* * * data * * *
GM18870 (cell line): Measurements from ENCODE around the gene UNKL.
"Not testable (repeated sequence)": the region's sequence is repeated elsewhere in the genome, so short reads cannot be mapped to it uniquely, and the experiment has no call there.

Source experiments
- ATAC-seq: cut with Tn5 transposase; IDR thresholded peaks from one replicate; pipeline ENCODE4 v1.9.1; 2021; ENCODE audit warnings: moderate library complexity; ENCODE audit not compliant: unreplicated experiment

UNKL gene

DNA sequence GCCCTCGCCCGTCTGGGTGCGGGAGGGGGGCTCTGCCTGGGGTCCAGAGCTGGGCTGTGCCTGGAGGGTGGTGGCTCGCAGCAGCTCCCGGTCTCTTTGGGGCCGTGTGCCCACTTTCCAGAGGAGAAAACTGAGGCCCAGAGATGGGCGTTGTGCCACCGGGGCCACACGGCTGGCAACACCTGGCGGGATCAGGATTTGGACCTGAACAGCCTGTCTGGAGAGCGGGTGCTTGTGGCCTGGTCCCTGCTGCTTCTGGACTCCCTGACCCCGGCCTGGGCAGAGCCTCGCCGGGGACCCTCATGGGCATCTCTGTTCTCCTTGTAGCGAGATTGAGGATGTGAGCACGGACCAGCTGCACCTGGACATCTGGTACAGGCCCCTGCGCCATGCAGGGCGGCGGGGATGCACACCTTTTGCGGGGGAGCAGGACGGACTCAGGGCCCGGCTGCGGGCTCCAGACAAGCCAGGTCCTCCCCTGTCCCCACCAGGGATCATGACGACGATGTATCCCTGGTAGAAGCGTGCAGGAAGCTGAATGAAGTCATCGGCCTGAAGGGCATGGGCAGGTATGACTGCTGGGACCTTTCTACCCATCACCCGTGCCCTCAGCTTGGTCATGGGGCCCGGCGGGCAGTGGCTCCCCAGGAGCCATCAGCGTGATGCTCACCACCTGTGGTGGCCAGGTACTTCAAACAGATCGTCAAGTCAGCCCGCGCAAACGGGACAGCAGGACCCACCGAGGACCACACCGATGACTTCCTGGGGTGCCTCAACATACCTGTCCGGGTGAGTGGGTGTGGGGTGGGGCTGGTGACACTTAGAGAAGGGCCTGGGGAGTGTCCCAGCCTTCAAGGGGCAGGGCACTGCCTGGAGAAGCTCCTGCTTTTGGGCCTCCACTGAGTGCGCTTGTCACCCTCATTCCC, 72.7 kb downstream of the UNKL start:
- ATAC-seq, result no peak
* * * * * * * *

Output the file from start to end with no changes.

GM18870 (cell line): Measurements from ENCODE around the gene UNKL.
"Not testable (repeated sequence)": the region's sequence is repeated elsewhere in the genome, so short reads cannot be mapped to it uniquely, and the experiment has no call there.

Source experiments
- ATAC-seq: cut with Tn5 transposase; IDR thresholded peaks from one replicate; pipeline ENCODE4 v1.9.1; 2021; ENCODE audit warnings: moderate library complexity; ENCODE audit not compliant: unreplicated experiment

UNKL gene

DNA sequence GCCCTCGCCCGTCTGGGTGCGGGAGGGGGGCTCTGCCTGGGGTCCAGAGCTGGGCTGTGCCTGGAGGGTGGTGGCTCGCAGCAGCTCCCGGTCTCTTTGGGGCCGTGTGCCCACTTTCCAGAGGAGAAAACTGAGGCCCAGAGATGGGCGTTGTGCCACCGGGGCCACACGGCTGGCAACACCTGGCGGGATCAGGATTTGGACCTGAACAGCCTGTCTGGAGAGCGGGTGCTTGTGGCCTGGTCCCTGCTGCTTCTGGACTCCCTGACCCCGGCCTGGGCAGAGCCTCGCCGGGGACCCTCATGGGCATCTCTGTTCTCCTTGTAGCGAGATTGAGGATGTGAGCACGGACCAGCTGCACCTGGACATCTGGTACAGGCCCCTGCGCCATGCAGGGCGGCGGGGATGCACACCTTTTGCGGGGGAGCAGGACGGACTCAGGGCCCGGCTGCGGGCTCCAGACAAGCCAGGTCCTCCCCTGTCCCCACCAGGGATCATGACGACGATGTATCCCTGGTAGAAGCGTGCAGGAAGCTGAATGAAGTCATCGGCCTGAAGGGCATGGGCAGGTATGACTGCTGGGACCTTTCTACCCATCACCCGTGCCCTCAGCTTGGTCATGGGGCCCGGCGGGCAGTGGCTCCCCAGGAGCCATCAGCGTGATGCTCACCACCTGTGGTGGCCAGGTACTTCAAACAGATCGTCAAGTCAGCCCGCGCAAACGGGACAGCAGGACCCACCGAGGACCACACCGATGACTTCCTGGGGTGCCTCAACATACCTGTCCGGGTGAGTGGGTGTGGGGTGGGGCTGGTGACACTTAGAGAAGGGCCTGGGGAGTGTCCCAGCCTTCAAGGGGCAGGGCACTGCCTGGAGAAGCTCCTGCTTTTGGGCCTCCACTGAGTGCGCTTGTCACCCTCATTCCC, 72.7 kb downstream of the UNKL start:
- ATAC-seq, result no peak